In this election, year there’s been much discussion over equality, including the lack of income equality. Democrat presidential candidate Bernie Sanders uses this theme to appeal to millennials who feel that they aren’t getting their fair share of the American dream.
Without getting too deeply into the political discourse, to accept the notion that government should somehow redistribute income and wealth on a grand scale, you must first agree that income and wealth is a zero-sum game. In other words, if I have $1 million, then I have taken that slice of a finite pie. My gain must have come from someone else’s loss. Those who adhere to this line of thinking operate from a theory of scarcity.
The opposing argument is that a capitalistic economy needs entrepreneurs to create value for society, thereby growing our economic pie exponentially. Steve Jobs became a billionaire not at the expense of many others; rather he created a platform from which thousands (if not millions) of people created their own wealth by developing ancillary goods and services to the popular Apple product lines. Those who adhere to this line of thinking instead view the world as abundant and ever-expanding.
So how do you look at your estate-planning or financial practice? Do you believe that if you don’t land Mr. Smith as your next client, you’ve missed out on a great opportunity, or do you instead believe that Mrs. Jones will eventually come along who might be a better fit for you and your firm?
Too often, attorneys and financial advisors practicing in the trenches operate from a scarcity mindset. We have to meet our budgeted goals for the quarter, so there’s tremendous pressure to land the next deal and get that next engagement letter signed. When you operate in this scarcity mindset, you largely have negative feelings. You become indignant that someone else “stole” your client or may feel envious of your competitor’s practice. Somehow he must unfairly game the system to get ahead. Even if you’re successful, if you operate from a scarcity mindset, you tend to feel guilty about your progress and achievement.
Instead, why not operate from an abundant mindset? We’ve all read newspaper reports of the largest generational creation and transfer of wealth ever is happening right now. We happen to be living in a time when there are more people with more wealth who require wise professionals to help them with their financial and estate-planning needs. Moreover, technological tools exist and continue to be created giving us the ability to generate client value like no other time.
Peter Diamandis, founder of the X Prize Foundation, co-founder of Human Longevity, Inc. and co-founder of Singularity University, has written a book titled “Abundance.” In it, he argues that with all of the world’s troubles, we live in uniquely positive times. He points out in the last 100 years alone, human lifespan has more than doubled, average per capita income adjusted for inflation worldwide has tripled, childhood mortality has come down a factor of 10 and the cost of food, electricity, transportation and communication have dropped 1,000 fold. Despite televised news images of wars, we live in the most peaceful time in human history. Global literacy has gone from 25 percent to 80 percent.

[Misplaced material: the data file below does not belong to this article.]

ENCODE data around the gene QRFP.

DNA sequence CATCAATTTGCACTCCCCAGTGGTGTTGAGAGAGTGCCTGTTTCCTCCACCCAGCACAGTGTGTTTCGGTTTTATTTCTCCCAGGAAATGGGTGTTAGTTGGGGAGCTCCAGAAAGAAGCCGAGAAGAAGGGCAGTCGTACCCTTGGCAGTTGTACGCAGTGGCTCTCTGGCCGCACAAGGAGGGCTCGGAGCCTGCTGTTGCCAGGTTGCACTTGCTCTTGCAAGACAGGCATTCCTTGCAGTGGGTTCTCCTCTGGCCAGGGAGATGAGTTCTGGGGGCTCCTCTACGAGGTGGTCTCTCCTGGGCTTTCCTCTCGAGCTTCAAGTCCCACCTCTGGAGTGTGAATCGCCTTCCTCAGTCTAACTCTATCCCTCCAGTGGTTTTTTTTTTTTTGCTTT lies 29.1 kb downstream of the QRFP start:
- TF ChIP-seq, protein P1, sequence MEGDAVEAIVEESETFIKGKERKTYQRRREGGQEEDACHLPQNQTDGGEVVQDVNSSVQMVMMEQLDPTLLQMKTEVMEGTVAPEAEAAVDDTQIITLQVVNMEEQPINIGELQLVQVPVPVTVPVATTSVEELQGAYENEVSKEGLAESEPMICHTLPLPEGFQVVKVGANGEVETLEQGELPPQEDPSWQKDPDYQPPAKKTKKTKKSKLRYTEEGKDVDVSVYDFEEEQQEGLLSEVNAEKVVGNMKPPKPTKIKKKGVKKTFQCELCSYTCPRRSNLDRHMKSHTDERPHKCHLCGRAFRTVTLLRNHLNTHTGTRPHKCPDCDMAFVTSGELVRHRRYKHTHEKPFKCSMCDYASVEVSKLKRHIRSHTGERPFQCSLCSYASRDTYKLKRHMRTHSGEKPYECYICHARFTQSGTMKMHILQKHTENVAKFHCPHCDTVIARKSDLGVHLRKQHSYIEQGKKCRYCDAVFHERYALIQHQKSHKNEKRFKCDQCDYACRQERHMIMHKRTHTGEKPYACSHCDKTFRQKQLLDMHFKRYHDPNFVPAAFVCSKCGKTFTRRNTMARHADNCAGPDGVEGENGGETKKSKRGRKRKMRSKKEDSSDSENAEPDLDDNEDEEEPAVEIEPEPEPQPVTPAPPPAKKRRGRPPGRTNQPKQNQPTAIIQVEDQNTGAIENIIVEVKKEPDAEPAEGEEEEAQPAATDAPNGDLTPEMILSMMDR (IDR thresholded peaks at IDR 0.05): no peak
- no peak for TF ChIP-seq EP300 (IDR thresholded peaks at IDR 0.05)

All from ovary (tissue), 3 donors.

Diamandis says that abundance doesn’t necessarily translate to a life of luxury for everyone on the planet. Instead, it’s about creating a life of possibility. It’s about taking that which was scarce and making it abundant. Scarcity is contextual, and technology is a resource-liberating force. Those of us who live in the United States tend to enjoy the benefits of liberating technologies before everyone else because of our capitalistic focus.
Confidence and Positivity
When you look at the world as abundant, you tend to appreciate the value of everything and everyone that you already have in your life. You can imagine creating unique value for your clients like never before and see how cooperating with your colleagues can lead to significant breakthroughs benefiting everyone.
For some, integrating this mindset may be difficult initially. Whenever I don’t feel like I’m making the progress that I should, I remember something from my family’s summer vacations. You see, every summer I take my family from our home in Florida to Colorado, where we enjoy a variety of activities, including hiking up to beautiful mountain waterfalls. On our way up the slopes, it’s sometimes hard and arduous. That’s when we’re reminded of a Colorado saying, “every so often, you should turn around – because that’s where the view is.”
The same holds true in your professional practice. You wouldn’t have gotten to where you are without achieving great things. Even if you’re just starting out, you have educated yourself, passed tests, became licensed and employed. You may have started your own firm or became entrenched in one. Eventually you built a practice, and perhaps you’re raising a family or have raised a family along the way.
You’ve already experienced the abundant mindset. You wouldn’t have gotten this far without it. It’s just that when you’re striving for more, you tend to get caught in negative emotions. It’s how our human minds are programmed – to look for dangers along the way. Our species wouldn’t have survived if we weren’t constantly aware of threats surrounding us.
But don’t let that mindset take over. Remind yourself that with each new stage, you must go through a period of transformation. This can be a scary time, where you have to muster a lot of courage. Pressing on, you’ll develop those new capabilities, which fosters confidence and positivity.
No matter where you live, your world is abundant. Look it at that way, and you’ll enjoy progress and satisfaction.